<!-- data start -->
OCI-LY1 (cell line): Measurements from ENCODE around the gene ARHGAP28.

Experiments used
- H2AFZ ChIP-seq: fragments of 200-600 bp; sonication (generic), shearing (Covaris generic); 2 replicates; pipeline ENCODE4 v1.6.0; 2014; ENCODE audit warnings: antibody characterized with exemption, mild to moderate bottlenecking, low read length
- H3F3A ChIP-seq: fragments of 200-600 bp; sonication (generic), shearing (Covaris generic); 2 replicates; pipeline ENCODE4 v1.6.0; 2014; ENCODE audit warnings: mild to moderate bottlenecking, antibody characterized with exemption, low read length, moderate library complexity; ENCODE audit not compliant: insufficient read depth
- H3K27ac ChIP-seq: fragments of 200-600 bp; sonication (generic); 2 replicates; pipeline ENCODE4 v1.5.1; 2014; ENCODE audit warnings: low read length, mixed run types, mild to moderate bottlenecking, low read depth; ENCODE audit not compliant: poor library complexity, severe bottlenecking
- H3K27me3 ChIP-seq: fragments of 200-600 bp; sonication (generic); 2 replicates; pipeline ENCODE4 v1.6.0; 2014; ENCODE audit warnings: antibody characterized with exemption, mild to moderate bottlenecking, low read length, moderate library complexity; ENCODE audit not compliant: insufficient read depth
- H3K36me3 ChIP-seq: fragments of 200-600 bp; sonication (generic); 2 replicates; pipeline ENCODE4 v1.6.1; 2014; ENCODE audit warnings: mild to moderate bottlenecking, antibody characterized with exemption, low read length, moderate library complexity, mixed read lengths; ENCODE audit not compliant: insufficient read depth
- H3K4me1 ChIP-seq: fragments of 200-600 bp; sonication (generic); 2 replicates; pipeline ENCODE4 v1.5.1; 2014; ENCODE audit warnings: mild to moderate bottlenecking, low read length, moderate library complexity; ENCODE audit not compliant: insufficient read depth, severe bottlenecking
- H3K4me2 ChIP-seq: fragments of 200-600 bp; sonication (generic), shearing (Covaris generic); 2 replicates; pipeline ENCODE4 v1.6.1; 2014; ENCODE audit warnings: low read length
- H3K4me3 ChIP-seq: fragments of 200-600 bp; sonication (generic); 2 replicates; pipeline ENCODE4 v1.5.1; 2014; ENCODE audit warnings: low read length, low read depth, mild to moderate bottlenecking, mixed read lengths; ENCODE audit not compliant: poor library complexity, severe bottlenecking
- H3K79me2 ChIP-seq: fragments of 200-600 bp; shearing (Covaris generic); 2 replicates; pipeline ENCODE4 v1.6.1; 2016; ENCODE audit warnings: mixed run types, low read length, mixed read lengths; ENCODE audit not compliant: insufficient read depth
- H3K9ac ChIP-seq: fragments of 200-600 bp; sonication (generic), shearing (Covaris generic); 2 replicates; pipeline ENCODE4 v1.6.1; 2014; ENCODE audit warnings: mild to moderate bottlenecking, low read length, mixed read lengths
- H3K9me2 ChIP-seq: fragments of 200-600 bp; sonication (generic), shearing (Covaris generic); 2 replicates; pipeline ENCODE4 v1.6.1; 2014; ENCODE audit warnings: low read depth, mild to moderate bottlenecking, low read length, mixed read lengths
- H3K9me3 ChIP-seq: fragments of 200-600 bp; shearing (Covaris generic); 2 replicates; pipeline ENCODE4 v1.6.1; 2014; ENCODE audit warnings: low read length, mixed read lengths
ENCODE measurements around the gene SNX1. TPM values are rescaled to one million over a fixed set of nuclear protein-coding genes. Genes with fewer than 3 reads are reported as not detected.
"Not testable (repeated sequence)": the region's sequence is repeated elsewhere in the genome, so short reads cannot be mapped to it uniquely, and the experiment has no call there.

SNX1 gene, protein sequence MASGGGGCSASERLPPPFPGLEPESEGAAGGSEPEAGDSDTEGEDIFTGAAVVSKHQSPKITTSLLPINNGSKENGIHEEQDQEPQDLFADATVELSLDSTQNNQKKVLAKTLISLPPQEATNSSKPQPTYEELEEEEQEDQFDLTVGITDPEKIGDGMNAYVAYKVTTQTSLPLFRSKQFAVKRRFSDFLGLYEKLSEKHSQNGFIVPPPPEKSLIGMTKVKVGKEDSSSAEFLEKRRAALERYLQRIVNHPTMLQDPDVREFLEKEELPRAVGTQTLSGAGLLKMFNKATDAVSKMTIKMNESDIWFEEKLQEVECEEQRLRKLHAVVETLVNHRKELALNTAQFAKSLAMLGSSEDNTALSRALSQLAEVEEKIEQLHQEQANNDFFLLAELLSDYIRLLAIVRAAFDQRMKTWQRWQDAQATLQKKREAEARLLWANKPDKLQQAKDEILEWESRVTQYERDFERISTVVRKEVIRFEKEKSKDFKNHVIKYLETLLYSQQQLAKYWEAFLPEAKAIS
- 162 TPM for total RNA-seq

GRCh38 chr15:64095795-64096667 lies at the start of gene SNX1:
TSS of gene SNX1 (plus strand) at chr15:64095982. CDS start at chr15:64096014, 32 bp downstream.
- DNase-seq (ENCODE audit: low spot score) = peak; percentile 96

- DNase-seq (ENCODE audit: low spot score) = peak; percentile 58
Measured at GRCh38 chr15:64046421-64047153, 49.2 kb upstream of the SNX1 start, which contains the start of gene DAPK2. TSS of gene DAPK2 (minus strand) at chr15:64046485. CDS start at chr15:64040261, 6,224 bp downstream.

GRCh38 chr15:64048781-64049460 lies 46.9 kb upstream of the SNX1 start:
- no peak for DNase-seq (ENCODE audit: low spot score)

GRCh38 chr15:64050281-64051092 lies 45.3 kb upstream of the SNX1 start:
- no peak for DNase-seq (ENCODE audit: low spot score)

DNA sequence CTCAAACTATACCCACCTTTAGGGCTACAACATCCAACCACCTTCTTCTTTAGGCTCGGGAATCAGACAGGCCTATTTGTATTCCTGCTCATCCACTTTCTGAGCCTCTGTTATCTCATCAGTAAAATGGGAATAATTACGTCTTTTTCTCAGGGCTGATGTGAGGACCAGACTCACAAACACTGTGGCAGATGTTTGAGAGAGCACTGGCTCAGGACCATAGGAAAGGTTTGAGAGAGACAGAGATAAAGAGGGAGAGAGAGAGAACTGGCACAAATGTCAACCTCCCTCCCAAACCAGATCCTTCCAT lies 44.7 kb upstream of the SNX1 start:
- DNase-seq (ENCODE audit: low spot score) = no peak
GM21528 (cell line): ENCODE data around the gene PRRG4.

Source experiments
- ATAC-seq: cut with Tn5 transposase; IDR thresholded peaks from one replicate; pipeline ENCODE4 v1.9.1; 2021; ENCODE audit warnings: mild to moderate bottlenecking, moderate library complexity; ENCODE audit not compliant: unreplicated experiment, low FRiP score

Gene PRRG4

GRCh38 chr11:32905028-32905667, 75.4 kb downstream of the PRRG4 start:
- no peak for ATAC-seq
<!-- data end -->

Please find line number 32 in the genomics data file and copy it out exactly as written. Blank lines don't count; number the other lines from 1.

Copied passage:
- ATAC-seq: cut with Tn5 transposase; IDR thresholded peaks from one replicate; pipeline ENCODE4 v1.9.1; 2021; ENCODE audit warnings: mild to moderate bottlenecking, moderate library complexity; ENCODE audit not compliant: unreplicated experiment, low FRiP score